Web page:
Hypoxia-Induced Oxidative Stress in Ischemic Retinopathy

  • Li S
  • Fu Z
  • Lo A
N/ACitations
Citations of this article
58Readers
Mendeley users who have this article in their library.

Abstract

Oxidative stress plays a crucial role in the pathogenesis of retinal ischemia/hypoxia, a complication of ocular diseases such as diabetic retinopathy (DR) and retinopathy of prematurity (ROP). Oxidative stress refers to the imbalance between the production of reactive oxygen species (ROS) and the ability to scavenge these ROS by endogenous antioxidative systems. Free radicals and ROS are implicated in the irreversible damage to cell membrane, DNA, and other cellular structures by oxidizing lipids, proteins, and nucleic acids. Anti-oxidants that can inhibit the oxidative processes can protect retinal cells from ischemic/hypoxic insults. In particular, treatment using anti-oxidants such as vitamin E and lutein, inhibition of nicotinamide adenine dinucleotide phosphate oxidase (NADPH oxidase) or related signaling pathways, and administration of catalase and superoxide dismutase (SOD) are possible therapeutic regimens for DR, ROP, and other retinal ischemic diseases. The role of oxidative stress in the pathogenesis of DR and ROP as well as the underlying mechanisms involved in the hypoxia/ischemia-induced oxidative damage is discussed. The information provided will be beneficial in understanding the underlying mechanisms involved in the pathogenesis of the diseases as well as in developing effective therapeutic interventions to treat oxidative stress-induced damages.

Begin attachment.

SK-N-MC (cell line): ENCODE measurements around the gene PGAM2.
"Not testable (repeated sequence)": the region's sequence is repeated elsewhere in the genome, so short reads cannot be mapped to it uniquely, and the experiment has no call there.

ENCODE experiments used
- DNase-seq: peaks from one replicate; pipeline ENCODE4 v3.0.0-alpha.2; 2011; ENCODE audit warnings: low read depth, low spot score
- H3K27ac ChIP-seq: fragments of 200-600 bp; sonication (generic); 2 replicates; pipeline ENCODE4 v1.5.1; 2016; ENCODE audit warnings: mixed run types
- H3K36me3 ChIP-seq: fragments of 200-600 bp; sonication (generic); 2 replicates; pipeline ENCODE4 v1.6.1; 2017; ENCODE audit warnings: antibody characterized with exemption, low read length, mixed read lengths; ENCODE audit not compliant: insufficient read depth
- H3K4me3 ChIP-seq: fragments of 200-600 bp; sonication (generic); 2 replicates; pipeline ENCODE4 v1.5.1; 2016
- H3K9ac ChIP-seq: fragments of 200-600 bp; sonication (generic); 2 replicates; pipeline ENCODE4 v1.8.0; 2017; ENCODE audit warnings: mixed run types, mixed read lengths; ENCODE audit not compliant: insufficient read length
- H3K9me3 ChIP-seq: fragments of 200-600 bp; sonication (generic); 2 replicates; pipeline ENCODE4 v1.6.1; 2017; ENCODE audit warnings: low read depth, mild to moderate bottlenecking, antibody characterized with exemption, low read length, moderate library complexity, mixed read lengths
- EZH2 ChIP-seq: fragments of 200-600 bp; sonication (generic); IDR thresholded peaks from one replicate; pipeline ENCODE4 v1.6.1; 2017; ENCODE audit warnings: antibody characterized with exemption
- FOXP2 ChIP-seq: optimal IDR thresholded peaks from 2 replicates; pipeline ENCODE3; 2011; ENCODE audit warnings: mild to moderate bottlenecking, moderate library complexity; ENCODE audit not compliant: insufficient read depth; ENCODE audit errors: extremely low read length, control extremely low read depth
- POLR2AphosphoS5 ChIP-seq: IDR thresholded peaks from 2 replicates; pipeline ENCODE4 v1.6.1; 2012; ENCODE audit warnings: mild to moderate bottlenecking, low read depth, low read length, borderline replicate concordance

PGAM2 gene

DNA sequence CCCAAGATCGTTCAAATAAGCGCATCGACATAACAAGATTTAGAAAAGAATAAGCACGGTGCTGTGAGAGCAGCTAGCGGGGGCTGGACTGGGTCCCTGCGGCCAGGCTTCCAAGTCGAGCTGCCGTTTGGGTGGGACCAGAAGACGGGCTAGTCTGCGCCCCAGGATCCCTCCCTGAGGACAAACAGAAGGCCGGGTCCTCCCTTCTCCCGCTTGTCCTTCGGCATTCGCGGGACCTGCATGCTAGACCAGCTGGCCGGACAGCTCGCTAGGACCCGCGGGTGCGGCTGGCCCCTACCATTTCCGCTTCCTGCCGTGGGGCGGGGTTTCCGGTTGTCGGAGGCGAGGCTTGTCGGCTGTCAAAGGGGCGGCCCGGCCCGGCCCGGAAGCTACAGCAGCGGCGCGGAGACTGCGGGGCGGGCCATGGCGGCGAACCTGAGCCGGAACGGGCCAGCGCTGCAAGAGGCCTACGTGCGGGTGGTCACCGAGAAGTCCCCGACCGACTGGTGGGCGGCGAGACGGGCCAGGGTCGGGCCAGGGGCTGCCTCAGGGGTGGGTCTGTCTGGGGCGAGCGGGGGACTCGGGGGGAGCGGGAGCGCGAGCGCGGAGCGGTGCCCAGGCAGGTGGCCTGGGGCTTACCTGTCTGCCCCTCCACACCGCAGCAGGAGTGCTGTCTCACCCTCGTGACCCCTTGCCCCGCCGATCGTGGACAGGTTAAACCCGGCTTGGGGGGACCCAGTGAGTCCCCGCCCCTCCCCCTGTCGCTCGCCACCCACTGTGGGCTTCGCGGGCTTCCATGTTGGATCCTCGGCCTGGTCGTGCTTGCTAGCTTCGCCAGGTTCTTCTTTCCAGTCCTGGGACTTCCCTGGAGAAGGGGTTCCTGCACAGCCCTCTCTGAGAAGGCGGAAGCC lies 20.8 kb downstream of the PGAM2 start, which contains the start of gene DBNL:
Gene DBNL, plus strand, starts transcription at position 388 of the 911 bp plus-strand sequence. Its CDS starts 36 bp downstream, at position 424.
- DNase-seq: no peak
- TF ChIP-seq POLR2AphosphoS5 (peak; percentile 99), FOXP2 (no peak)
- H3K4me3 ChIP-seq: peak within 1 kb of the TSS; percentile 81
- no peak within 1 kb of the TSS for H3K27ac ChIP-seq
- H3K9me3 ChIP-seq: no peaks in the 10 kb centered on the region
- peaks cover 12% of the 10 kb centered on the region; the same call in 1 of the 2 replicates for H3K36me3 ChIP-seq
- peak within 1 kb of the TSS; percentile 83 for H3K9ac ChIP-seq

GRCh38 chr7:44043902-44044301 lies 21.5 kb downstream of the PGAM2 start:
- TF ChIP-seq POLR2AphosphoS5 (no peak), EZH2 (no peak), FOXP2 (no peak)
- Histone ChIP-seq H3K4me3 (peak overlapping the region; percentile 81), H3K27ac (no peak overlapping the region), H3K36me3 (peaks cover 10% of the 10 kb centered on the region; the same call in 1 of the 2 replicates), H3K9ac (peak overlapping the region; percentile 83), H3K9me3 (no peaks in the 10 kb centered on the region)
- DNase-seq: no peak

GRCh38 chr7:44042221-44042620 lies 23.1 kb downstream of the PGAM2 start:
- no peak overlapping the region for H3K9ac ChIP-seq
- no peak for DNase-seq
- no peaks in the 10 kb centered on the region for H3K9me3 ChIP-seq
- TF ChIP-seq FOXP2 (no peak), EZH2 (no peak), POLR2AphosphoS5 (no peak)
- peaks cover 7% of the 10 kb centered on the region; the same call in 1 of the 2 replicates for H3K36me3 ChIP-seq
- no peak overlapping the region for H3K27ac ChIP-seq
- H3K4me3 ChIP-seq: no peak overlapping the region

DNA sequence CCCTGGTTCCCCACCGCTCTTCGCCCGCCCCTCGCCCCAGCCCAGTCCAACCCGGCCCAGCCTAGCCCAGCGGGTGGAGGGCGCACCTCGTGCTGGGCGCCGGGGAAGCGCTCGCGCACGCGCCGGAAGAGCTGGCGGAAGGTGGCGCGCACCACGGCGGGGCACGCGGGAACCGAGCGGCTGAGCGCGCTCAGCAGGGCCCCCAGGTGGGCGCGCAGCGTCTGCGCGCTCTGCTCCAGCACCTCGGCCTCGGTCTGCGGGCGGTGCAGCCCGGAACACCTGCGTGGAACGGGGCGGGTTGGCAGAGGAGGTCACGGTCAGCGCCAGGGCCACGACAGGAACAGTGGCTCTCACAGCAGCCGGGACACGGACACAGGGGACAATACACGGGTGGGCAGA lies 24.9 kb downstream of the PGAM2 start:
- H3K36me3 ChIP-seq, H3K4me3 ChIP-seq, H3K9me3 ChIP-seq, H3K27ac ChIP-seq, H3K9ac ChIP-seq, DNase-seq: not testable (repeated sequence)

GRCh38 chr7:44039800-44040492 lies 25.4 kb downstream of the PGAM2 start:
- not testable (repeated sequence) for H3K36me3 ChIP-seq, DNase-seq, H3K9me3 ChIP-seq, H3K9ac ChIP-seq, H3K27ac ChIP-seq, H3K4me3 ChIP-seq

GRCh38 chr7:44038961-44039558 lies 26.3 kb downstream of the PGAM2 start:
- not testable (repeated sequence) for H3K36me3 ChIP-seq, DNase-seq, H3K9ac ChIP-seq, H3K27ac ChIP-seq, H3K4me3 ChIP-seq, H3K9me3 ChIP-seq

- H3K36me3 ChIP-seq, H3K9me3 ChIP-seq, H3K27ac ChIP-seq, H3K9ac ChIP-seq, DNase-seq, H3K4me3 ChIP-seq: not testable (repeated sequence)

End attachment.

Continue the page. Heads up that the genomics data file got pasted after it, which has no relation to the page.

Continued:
Cite

CITATION STYLE

APA

Li, S.-Y., Fu, Z. J., & Lo, A. C. Y. (2012). Hypoxia-Induced Oxidative Stress in Ischemic Retinopathy. Oxidative Medicine and Cellular Longevity, 2012, 1–10. https://doi.org/10.1155/2012/426769

Register to see more suggestions

Mendeley helps you to discover research relevant for your work.

Already have an account?

Save time finding and organizing research with Mendeley

Sign up for free